PIA18944: Textured Terrain
 Target Name:  Mercury
 Is a satellite of:  Sol (our sun)
 Mission:  MESSENGER
 Spacecraft:  MESSENGER
 Instrument:  MDIS - Narrow Angle
 Product Size:  512 x 512 pixels (w x h)
 Produced By:  Johns Hopkins University/APL
 Full-Res TIFF:  PIA18944.tif (262.6 kB)
 Full-Res JPEG:  PIA18944.jpg (29.11 kB)

Click on the image above to download a moderately sized image in JPEG format (possibly reduced in size from original)

Original Caption Released with Image:

MESSENGER continues to image the surface of Mercury at ever higher resolutions. In this view, we can see the southeastern rim of the Bechet impact crater, located in Mercury's northern volcanic plains. Bechet is 17.6 km (10.9 miles) in diameter. At this resolution (about 10 meters per pixel), the texture on the crater's inner wall is clearly visible. This texture is distinct from that of the crater floor, and may be due to the down-slope creeping of wall material. There also appears to be a subtle change in slope along the wall, which could be an incipient slump.

This image was acquired as a high-resolution targeted observation. Targeted observations are images of a small area on Mercury's surface at resolutions much higher than the 200-meter/pixel morphology base map. It is not possible to cover all of Mercury's surface at this high resolution, but typically several areas of high scientific interest are imaged in this mode each week.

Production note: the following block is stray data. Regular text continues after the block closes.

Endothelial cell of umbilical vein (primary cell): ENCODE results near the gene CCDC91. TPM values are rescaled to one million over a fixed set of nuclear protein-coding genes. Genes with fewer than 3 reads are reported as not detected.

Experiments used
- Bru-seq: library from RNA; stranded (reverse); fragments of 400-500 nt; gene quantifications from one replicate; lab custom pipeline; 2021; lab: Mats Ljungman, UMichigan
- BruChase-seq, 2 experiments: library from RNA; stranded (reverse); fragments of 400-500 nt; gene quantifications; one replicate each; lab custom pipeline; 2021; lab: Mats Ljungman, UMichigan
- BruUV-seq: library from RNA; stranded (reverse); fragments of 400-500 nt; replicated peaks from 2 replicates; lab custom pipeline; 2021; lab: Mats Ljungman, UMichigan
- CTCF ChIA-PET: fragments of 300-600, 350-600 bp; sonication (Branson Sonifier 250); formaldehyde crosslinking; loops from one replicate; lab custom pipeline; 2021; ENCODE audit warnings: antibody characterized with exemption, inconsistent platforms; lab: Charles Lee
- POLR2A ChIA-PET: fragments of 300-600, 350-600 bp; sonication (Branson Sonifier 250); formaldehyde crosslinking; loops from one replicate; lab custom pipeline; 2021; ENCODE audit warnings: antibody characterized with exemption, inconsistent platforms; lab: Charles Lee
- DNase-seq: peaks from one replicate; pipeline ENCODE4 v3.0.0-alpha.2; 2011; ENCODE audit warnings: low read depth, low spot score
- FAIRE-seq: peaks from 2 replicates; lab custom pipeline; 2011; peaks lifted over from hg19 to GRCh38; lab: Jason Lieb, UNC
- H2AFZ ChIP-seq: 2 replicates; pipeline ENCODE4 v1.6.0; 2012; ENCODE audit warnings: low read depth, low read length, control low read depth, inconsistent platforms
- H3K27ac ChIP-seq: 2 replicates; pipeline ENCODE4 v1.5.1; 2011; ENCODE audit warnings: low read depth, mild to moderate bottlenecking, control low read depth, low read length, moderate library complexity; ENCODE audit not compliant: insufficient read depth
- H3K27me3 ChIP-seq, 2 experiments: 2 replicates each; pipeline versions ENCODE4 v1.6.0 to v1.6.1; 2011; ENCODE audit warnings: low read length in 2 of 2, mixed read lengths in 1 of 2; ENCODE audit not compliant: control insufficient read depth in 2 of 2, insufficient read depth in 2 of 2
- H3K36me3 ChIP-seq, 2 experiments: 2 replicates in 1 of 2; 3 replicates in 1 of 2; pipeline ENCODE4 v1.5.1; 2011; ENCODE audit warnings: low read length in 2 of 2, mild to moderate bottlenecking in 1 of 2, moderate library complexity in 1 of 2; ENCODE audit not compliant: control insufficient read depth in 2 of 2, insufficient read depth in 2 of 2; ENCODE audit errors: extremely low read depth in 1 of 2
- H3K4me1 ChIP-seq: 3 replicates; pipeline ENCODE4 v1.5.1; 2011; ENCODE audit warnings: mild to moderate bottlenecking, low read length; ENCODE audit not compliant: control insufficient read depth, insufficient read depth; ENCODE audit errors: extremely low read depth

Date acquired: September 15, 2014
Image Mission Elapsed Time (MET): 53109156
Image ID: 7067257
Instrument: Narrow Angle Camera (NAC) of the Mercury Dual Imaging System (MDIS)
Center Latitude: 83.2
Center Longitude: 267.8 E
Resolution: 10 meters/pixel
Scale: The left-to-right field of view in this image is about 5.3 km (3.3 miles) across
Incidence Angle: 83.3
Emission Angle: 1.3
Phase Angle: 82.0
North is up in this image.

The MESSENGER spacecraft is the first ever to orbit the planet Mercury, and the spacecraft's seven scientific instruments and radio science investigation are unraveling the history and evolution of the Solar System's innermost planet. During the first two years of orbital operations, MESSENGER acquired over 150,000 images and extensive other data sets. MESSENGER is capable of continuing orbital operations until early 2015.

For information regarding the use of images, see the MESSENGER image use policy.

Image Credit:
NASA/Johns Hopkins University Applied Physics Laboratory/Carnegie Institution of Washington

Image Addition Date: